By Dana Benner
We have all heard the phrase, “It takes a village to raise a child”. To paraphrase this saying, “It takes a team to stay alive”. Humans are social animals. We need each other to ensure survival. Our entire history has relied upon us being able to work together. Among indigenous peoples around the world, simple banishment from the community for criminal offenses was in fact a death sentence.
My daughter teaching my granddaughter about wildlife identification. Just one important skill she will need to know.
This idea of being a self-reliant person, who doesn’t need anyone’s help, is not a new one. In the 1800s man after man “headed for the hills” to seek their fame and fortunes running trap lines in the Rockies or striking it rich in the goldfields of the Yukon and Alaska. Even these endeavors required contact with “civilization” for needed supplies, whatever they may be. These adventurers faced starvation, frostbite, attack by bears, wolves and other humans. Often injury, even minor injuries, and illness meant death. There was no backup plan or support team close by. Without friendly human contact there was nobody to bounce ideas off of and depression was common.
This old WWII ammo depot near my home would be a great place for the team to meet in an emergency.
Today we have seemed to have forgotten all of this. The driving force is the desire for freedom and the “simple way of life”. Truth be known, the “simple way of life” isn’t so simple. Surviving is a constant struggle. If you are alone then you have to think about shelter, food, water, medical and sanitation. The time you use to improve your shelter (a must do) takes away from food gathering (hunting, fishing and foraging) and collecting and purifying water (both must dos). Having another person, or more, can lighten the load as well as giving a different perspective to tasks at hand.
This “Loner” attitude has been re-enforced by the never ending television programs that encourage people to go it alone. All you need is a high powered rifle, a big knife and a bucket of freeze-dried food, or so they tell you. Even if you have all the skills (many people don’t) and equipment, you will not last long on your own. Reading Jon Krakauer’s book Into the Wild will give you an idea of what can happen if you don’t have a good support team.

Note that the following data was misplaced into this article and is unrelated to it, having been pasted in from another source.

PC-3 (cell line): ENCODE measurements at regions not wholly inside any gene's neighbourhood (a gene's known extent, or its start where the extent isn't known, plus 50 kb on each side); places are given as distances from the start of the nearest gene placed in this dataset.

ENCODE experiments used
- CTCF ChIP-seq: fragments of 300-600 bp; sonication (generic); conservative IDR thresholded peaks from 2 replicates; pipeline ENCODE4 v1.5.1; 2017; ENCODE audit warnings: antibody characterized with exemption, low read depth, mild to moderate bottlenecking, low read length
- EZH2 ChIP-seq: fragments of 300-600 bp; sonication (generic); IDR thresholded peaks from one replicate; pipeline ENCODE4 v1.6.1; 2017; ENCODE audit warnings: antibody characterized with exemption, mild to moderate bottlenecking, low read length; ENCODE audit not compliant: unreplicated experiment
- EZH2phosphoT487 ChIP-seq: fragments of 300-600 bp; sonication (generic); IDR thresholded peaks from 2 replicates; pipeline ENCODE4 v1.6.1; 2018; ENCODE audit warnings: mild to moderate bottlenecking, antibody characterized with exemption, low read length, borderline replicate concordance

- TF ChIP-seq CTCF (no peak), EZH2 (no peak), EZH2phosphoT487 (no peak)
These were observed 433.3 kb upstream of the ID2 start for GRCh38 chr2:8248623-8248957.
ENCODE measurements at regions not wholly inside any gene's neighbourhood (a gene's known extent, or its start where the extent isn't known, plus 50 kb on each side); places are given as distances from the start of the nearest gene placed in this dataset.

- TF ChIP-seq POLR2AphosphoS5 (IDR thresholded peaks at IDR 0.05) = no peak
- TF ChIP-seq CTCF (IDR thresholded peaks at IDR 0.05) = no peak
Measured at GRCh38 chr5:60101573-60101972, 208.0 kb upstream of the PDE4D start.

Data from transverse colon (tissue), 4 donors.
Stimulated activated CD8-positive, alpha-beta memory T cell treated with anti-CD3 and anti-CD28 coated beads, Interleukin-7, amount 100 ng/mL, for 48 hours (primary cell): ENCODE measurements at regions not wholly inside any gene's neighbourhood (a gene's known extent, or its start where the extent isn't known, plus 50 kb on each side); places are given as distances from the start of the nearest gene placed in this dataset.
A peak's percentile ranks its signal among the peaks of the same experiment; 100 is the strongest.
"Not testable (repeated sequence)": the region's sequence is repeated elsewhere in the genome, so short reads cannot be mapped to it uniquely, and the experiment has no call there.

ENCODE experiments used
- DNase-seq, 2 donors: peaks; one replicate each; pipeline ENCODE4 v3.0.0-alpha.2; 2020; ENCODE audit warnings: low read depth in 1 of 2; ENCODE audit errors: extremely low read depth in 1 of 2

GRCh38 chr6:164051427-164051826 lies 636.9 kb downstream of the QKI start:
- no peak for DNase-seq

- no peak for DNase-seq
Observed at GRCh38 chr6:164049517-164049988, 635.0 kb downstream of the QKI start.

If you are alone, or refuse to ask for help, even the most minute illness or injury can be fatal. It should not be about “me” or “I”; it should always be about “we”. It can be done; we just need to lose the attitude. Don’t drink the Kool-Aid promoted by these programs. Remember those “survival” programs are meant to do nothing more than entertain. In front of the cameras it may look like the people are on their own, but behind the scenes there is a complete support team. Make sure you have a support team as well.
The key to teamwork is to play upon the strengths of all members. In every group there will be those who excel in food gathering, data collection (electronics) and keeping things running (mechanics). There will be leaders and followers. A successful team needs a strong and capable leader. A good leader needs to be confident, but not cocky. They need to be smart enough to know what they don’t know and then surround themselves with people who do. A good leader listens to those he or she surrounds themselves with. Above all, a good leader recognizes that nobody knows everything and every member has something to offer the team. The bottom line is that you need to surround yourself with people that you can really count on.
Classes, such as this deer processing class, are important to attend as a team. By doing this everyone learns valuable skills.
Here are some steps to putting a team together:
- Know who you are working with:
Trust is the key here because you are literally putting your life in another person’s hands. If you can’t trust someone, then they shouldn’t be on your team.
- Set parameters: